Automating data management promises not only to optimize storage resource and service allocation, but also to reduce capital expenses for storage gear and operating expenses for storage administration and management.  CAPEX value is found in the constant reclamation of expensive, high performance, low capacity infrastructure (“capture storage”) by moving older data to less expensive, less performant, high capacity infrastructure (“retention storage”) as a function of data policy.  OPEX value accrues to the automation of data management that enables more data to be managed by individual administrators than what is possible with current non-integrated and non-automated tools.

Cognitive Data Management Facility

Storage Resource Management

SRM has almost always received negative reviews as a laborious and time-consuming undertaking supported by difficult-to-implement management tools.  This reputation has been earned in the years since the migration of computing from mainframe-centric data centers to distributed computing topologies sporting heterogeneous hardware platforms (that is, storage rigs from different vendors).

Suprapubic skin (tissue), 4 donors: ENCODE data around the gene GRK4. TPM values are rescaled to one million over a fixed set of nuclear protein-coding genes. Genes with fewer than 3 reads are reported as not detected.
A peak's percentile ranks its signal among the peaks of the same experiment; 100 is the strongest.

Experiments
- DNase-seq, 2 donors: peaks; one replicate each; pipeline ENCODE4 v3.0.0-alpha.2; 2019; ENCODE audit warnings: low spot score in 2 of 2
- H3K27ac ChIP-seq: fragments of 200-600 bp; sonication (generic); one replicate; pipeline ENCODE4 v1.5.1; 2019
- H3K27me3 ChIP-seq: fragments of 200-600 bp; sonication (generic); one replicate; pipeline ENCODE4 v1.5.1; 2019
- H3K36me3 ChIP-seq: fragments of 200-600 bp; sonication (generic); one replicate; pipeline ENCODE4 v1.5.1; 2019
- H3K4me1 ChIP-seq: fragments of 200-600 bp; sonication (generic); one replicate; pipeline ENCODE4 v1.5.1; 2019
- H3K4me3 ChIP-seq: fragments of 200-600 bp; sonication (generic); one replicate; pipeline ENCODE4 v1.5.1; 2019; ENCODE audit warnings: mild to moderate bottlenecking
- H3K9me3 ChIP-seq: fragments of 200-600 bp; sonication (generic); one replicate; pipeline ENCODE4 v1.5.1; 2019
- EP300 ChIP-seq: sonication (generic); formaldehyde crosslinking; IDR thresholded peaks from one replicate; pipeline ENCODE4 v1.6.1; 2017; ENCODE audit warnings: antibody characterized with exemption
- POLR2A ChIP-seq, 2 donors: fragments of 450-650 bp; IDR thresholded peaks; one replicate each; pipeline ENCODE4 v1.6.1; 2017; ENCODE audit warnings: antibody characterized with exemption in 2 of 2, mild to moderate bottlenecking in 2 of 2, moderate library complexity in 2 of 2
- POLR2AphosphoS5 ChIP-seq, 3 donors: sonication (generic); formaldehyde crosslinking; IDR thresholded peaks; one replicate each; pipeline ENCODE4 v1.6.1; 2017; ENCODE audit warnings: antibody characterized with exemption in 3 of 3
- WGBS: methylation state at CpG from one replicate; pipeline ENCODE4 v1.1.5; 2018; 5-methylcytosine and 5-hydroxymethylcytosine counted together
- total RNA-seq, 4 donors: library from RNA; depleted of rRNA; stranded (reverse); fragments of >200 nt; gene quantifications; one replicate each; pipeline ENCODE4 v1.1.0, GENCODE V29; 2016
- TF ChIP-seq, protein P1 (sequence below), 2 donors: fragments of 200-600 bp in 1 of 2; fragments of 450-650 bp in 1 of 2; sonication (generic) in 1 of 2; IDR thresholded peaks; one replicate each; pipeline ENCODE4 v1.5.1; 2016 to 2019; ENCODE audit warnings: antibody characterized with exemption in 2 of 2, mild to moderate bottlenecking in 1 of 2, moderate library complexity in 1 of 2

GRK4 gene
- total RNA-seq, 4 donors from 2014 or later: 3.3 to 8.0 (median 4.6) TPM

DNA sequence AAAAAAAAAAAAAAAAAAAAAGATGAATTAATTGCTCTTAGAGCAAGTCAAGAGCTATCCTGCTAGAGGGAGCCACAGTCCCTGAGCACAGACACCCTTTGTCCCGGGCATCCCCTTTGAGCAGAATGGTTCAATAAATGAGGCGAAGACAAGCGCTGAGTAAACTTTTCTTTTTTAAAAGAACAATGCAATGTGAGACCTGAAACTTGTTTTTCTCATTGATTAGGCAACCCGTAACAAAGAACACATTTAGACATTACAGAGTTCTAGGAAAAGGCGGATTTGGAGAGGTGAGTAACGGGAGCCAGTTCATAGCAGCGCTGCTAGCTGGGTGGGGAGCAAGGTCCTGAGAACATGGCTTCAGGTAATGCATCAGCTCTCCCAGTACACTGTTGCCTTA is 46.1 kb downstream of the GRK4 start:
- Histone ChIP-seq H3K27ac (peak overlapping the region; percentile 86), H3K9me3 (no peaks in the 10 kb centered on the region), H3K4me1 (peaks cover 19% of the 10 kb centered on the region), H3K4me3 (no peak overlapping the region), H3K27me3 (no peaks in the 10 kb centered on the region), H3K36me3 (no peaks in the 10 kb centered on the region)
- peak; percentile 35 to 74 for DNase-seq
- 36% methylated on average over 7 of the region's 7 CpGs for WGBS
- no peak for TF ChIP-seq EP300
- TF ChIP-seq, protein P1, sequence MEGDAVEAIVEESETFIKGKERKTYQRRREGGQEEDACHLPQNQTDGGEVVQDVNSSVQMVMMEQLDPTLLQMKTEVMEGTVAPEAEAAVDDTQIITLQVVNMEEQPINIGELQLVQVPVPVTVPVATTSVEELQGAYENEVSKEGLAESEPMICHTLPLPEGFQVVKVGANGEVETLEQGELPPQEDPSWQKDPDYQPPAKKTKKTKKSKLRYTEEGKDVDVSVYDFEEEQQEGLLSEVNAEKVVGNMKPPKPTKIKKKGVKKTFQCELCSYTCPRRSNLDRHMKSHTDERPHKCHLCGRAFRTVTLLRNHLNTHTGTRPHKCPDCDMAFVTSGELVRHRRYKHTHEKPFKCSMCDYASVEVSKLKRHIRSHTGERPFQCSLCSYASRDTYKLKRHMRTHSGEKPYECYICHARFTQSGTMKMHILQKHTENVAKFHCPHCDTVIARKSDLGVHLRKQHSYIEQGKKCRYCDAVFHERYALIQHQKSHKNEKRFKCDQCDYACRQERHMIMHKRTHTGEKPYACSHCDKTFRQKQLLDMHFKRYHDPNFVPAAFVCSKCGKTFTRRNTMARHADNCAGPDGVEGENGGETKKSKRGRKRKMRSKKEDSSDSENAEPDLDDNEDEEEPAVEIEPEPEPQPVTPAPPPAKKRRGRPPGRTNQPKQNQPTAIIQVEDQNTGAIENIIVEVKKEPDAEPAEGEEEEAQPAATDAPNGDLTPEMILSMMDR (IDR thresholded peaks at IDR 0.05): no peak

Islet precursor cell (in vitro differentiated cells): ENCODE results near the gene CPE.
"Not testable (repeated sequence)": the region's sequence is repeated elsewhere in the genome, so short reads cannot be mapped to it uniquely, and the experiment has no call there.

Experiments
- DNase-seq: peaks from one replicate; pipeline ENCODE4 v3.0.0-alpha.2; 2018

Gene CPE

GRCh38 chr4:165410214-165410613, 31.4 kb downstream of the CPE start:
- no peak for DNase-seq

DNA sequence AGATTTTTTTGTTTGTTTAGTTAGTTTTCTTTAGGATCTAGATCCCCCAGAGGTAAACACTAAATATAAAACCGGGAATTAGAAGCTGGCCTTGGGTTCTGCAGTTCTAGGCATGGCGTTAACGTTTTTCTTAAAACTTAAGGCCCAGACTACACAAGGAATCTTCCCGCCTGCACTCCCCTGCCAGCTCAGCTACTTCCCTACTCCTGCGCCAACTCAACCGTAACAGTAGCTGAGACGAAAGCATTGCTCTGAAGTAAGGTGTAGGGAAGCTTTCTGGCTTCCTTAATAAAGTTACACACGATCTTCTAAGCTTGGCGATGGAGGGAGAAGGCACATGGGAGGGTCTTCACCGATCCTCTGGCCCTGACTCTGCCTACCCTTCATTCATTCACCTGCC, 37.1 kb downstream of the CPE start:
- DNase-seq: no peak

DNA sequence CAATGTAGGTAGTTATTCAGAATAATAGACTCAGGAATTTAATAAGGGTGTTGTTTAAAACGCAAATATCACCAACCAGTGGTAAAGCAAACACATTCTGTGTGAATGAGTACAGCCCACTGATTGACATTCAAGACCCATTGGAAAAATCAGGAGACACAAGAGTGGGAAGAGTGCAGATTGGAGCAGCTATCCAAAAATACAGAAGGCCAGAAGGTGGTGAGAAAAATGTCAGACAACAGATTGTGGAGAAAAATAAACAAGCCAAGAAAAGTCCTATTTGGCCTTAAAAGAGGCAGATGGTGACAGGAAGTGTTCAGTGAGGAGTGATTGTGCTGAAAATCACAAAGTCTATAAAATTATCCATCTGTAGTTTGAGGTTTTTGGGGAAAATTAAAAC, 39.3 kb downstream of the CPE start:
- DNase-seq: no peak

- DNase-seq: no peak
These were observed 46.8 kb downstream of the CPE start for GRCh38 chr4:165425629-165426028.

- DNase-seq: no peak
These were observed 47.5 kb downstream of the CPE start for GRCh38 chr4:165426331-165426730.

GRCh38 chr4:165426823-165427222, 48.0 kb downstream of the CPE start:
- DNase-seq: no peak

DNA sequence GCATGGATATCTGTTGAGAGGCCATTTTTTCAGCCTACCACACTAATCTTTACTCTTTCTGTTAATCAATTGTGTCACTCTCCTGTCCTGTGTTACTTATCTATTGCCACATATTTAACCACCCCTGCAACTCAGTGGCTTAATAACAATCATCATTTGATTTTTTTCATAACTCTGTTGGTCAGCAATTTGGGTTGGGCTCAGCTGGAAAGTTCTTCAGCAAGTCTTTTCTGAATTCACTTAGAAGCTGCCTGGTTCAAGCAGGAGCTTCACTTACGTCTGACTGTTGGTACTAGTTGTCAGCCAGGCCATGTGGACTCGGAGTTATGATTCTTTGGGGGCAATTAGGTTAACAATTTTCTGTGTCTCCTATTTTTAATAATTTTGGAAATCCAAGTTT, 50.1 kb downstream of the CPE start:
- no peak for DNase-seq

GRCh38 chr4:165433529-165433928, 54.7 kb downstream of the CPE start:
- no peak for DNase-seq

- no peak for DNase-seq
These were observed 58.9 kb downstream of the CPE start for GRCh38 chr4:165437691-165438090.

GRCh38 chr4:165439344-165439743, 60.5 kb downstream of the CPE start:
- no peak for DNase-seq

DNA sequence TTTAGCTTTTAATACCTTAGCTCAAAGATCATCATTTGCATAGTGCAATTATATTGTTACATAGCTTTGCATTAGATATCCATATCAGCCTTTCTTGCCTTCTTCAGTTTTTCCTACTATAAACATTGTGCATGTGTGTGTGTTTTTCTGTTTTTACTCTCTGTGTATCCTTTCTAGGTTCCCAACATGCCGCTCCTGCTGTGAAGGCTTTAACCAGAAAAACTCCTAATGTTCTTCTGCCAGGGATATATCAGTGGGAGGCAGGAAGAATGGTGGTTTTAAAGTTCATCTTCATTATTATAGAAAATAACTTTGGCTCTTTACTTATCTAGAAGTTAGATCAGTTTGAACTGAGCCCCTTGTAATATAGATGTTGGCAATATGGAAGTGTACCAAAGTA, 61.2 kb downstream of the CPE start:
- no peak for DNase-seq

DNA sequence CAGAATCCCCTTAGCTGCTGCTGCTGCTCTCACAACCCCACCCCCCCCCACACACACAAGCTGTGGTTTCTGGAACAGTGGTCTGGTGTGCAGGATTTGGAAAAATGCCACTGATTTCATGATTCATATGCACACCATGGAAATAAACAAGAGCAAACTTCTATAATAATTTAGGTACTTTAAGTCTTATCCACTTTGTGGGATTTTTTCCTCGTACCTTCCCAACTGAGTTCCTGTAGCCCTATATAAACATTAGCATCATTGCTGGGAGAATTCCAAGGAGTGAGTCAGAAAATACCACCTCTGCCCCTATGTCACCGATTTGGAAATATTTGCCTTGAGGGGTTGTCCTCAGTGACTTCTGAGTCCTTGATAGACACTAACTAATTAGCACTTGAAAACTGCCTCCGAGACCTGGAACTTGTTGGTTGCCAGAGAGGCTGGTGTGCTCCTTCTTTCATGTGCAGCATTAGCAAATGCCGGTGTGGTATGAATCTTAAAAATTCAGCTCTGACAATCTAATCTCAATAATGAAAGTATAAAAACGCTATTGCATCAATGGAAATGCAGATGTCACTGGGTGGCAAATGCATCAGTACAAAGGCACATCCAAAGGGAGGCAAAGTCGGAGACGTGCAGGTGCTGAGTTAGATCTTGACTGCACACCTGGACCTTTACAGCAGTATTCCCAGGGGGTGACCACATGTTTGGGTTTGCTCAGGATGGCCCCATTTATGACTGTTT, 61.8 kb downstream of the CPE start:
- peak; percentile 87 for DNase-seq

In the mainframe era, storage management and storage services management were functions of a software stack implemented in the mainframe operating system.  System Managed Storage (SMS) from IBM and ancillary technologies such as Hierarchical Storage Management (HSM) provided a uniform set of technologies for use in platforming data and migrating it to less expensive media over its useful life.  Storage services were provided either through a software-defined storage methodology (the original SDS stack) or via third party software applications.  Integration of hardware platforms under SMS was simplified by the fact that one vendor, IBM, determined for its customers which vendors’ gear could be deployed in an IBM data center in a supportable way.  De facto standards, articulated and enforced by IBM, ensured that resources and services could be administered in a coherent way.

With the advent of distributed computing, de facto standards were sacrificed to “free market competition.”  Larger vendors had little interest in ensuring that their products would integrate with competitor products, resulting in the balkanization of management.